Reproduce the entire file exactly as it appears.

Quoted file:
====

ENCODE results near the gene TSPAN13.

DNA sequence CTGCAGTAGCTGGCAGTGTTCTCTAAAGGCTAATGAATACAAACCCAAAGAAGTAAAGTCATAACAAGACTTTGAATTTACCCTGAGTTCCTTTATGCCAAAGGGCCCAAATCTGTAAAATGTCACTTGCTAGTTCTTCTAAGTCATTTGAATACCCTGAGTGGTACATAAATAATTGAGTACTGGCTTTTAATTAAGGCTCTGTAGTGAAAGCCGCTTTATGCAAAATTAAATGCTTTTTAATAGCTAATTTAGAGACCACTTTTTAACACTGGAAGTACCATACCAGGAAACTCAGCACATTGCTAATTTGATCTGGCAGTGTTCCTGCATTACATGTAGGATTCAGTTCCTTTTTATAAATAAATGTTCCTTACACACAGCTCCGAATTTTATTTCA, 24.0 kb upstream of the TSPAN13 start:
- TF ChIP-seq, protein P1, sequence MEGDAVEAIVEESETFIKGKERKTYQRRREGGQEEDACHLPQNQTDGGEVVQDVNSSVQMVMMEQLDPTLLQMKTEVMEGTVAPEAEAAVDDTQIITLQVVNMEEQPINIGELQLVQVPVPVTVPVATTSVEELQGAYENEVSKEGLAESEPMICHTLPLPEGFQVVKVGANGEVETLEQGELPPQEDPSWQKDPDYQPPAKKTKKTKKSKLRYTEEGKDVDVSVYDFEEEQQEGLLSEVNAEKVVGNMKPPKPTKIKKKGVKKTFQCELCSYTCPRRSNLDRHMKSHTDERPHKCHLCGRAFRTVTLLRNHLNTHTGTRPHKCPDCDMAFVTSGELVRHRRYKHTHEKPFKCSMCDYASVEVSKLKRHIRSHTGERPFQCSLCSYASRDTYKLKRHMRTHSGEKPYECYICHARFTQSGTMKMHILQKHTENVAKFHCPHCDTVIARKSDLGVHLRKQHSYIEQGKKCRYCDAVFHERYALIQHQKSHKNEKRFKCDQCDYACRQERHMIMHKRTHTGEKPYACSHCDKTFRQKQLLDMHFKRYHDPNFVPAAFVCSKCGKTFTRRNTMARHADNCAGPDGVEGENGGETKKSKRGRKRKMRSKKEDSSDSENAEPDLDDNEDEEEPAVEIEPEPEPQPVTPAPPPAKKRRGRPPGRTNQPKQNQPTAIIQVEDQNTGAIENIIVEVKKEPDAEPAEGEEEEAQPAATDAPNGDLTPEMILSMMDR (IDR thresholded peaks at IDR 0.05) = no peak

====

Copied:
ENCODE results near the gene TSPAN13.

DNA sequence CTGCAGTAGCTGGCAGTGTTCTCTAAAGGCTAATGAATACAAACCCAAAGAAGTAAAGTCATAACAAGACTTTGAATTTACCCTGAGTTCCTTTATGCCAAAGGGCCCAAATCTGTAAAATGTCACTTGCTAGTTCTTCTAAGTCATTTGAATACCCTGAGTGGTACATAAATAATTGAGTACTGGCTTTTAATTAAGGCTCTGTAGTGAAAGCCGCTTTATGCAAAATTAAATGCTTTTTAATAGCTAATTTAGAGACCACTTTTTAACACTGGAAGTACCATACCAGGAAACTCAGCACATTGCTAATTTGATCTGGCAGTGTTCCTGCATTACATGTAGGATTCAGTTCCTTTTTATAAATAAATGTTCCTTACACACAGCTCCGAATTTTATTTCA, 24.0 kb upstream of the TSPAN13 start:
- TF ChIP-seq, protein P1, sequence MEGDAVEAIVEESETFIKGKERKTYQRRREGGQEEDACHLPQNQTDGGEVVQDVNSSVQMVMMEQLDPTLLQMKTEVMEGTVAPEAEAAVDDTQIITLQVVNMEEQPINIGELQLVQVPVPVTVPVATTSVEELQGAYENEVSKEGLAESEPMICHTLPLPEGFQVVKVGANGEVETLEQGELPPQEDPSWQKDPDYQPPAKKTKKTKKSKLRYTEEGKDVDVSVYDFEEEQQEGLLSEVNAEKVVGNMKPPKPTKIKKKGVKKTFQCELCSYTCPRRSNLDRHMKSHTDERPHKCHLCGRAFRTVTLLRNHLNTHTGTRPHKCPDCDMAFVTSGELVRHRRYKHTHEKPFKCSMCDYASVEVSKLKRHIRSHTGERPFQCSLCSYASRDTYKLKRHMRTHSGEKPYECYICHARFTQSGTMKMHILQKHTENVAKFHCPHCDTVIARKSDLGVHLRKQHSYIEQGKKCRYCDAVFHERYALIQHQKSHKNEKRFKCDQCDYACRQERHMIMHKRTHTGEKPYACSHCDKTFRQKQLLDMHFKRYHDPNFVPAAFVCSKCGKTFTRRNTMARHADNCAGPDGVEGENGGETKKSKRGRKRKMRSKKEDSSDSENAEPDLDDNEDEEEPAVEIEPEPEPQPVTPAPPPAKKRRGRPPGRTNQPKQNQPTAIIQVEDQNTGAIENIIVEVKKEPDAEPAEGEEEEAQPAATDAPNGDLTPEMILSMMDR (IDR thresholded peaks at IDR 0.05) = no peak